Still no reports of Spoon-billed Sandpiper in Hong Kong yet this spring, but plenty of people are looking out for them. 

8 April 2014

Pacific coast, Costa Rica


Tearing ourselves away from Monteverde and the cool mountain air, we headed south towards Costa Rica's Pacific Coast.

To Cerro Lodge, to be precise, handily placed for boat trips to view waterbirds, and Carara National Park.


Mouth of Tarcoles River

But before heading out there always seemed to be one or two fine birds to be seen around the hotel cabins and the restaurant… 

Turquoise-browed Motmot
The National Bird of Nicaragua, no less !


Also present in modest numbers, but due to their size, very noticeable: -

Scarlet Macaw

And yet another confiding new world trogon… 

Violaceous Trogon

Carara National Park has a "River Trail" described in Where to watch birds in Costa Rica as "arguably the single most productive birding trail in all of Costa Rica.."

We went to the National Park on two mornings and weren't disappointed.  We did the River Trail with a guide and another trail near HQs by ourselves, and still saw plenty of birds.


 White-whiskered Puffbird


 Black-throated Trogon

White-throated Capuchin

Tawny-winged Woodcreeper


Down the gravel road from the hotel, the former forest had given way to cattle country.



We paused while a Crested Caracara did its' kerb drill:

Crested Caracara


An early morning boat trip was aimed at filling a few gaps in the "trip list".

Yellow/Mangrove Warbler - two names, take your pick

Bare-throated Tiger-Heron

Anhinga (female)
From Plate 26 of "Kingfishers, Bee-eaters and Rollers" (Helm,1992), our third bird out of four: -

American Pygmy Kingfisher
And that's about it for two weeks in Costa Rica.

Plenty of colourful birds, nice people, and cold beer.  Just about my ideal birding destination.


6 April 2014

Monteverde's Flying Quetzals

Resplendent Quetzal


Zoned as "The Mountains" in Barratt Lawson's "Where to watch Birds in Costa Rica", the area around Santa Elena provided the highest elevation birding that we did, at around 1,300  metres. 

Why go there ? Well, 39 out of Costa Rica's 89 endemics occur in the central chain of mountains. Including, of course, Resplendent Quetzal, a bird I'd lusted after since seeing Michael Fogden's photos of them in BBC Wildlife Magazine some time in the 1980s. (Edit - Read "AND" for "Including".)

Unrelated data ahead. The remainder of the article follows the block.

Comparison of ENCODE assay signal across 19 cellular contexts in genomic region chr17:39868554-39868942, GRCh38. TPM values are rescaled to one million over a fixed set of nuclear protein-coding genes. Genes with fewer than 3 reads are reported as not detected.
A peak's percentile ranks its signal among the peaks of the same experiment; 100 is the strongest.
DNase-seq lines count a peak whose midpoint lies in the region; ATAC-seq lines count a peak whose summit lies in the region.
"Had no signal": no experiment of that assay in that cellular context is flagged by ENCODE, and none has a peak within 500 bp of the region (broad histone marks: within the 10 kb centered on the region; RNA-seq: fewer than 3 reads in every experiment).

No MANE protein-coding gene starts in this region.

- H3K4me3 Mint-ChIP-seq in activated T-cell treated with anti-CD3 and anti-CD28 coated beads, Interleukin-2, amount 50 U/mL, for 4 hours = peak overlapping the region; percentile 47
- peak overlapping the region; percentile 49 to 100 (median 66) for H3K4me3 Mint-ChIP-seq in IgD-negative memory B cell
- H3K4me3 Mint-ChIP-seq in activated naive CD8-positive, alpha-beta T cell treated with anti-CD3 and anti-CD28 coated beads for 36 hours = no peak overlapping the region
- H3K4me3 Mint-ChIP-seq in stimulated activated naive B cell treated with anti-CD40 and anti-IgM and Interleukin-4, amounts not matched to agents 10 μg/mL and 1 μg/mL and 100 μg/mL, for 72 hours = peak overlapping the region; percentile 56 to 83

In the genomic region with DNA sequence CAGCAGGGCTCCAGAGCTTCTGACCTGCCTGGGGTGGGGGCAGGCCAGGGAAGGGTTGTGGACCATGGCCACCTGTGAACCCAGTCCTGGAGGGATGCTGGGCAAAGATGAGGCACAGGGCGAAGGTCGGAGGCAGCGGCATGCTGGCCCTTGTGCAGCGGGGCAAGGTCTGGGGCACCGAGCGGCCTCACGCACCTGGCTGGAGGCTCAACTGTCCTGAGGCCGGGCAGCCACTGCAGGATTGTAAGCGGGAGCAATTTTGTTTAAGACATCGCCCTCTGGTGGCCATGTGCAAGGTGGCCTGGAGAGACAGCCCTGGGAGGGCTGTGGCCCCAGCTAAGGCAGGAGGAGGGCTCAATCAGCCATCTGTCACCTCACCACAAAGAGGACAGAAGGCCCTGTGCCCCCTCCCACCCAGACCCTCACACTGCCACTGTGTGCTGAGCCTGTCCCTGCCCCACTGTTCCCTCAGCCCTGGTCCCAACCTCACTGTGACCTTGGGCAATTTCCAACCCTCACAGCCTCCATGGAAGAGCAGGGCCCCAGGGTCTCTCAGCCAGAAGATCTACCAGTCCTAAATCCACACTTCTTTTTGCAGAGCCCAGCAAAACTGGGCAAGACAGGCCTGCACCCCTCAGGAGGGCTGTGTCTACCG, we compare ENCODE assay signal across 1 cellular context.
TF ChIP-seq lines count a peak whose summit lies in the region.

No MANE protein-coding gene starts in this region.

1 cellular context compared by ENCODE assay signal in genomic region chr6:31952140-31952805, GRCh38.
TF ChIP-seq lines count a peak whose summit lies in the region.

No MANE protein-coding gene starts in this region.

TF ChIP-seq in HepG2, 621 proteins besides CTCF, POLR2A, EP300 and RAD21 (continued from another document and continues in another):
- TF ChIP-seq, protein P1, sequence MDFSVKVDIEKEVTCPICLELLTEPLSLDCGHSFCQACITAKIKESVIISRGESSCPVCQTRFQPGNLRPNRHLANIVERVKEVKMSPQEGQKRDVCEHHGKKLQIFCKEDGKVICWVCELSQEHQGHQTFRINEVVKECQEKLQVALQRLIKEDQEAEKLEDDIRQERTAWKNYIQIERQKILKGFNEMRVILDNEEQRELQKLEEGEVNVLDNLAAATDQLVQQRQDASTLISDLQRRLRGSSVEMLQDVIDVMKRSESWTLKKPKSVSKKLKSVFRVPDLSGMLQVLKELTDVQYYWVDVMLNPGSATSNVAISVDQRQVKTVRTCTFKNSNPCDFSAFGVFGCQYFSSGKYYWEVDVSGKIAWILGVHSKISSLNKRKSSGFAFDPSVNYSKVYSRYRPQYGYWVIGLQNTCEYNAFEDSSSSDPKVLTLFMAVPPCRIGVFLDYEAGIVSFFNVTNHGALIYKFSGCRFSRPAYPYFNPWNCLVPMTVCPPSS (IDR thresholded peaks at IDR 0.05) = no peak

We stayed at the "Cloud Forest Lodge".  It was a nice place with no TV in the rooms, which I regard as a sign of discerning management. Website here: https://www.monteverdecloudforestlodge.com

We tried Bosque Nuboso ("cloud forest") de Santa Elena first, and found it, well, cloudy.  Just imagine that.




But the following day dawned with views from the hotel all the way down to the Pacific Ocean.  Our pre-breakfast birding from the restaurant window was enlivened by an Emerald Toucanet posing in a tree at eye-level.
Emerald Toucanet

As the bird on the cover of our field guide, we took this as a good omen and bashed off to Monte Verde Cloud Forest Reserve.  Like Santa Elena, the site is not part of the National Parks system, it is privately owned. We paid our admission fee and hired a guide named Sergio.  It was money well spent.



We had not been long on the Sendero El Camino ("The Road Path") before Sergio heard the calls of Resplendent Quetzal. There turned out to be three of them, all males, and we had prolonged views.

Resplendent Quetzal

Resplendent Quetzal
Later we saw a fourth bird on a different trail.


Opposite the entrance to Monteverde reserve is a snack-and-souvenir shop called "Colibri Coffee". To get over our post-quetzal depression, we went over there for hot drinks and sticky buns.

The place has a fine array of hummingbird feeders, attended by a fine array of hummingbirds, some of which are shown below.
Magenta-throated Woodstar

Violet Sabrewing

Green Hermit

Purple-throated Mountain Gem (female)

White-tailed Emerald

Green-crowned Brilliant (female)
Hummingbirds, - you've got to love those names !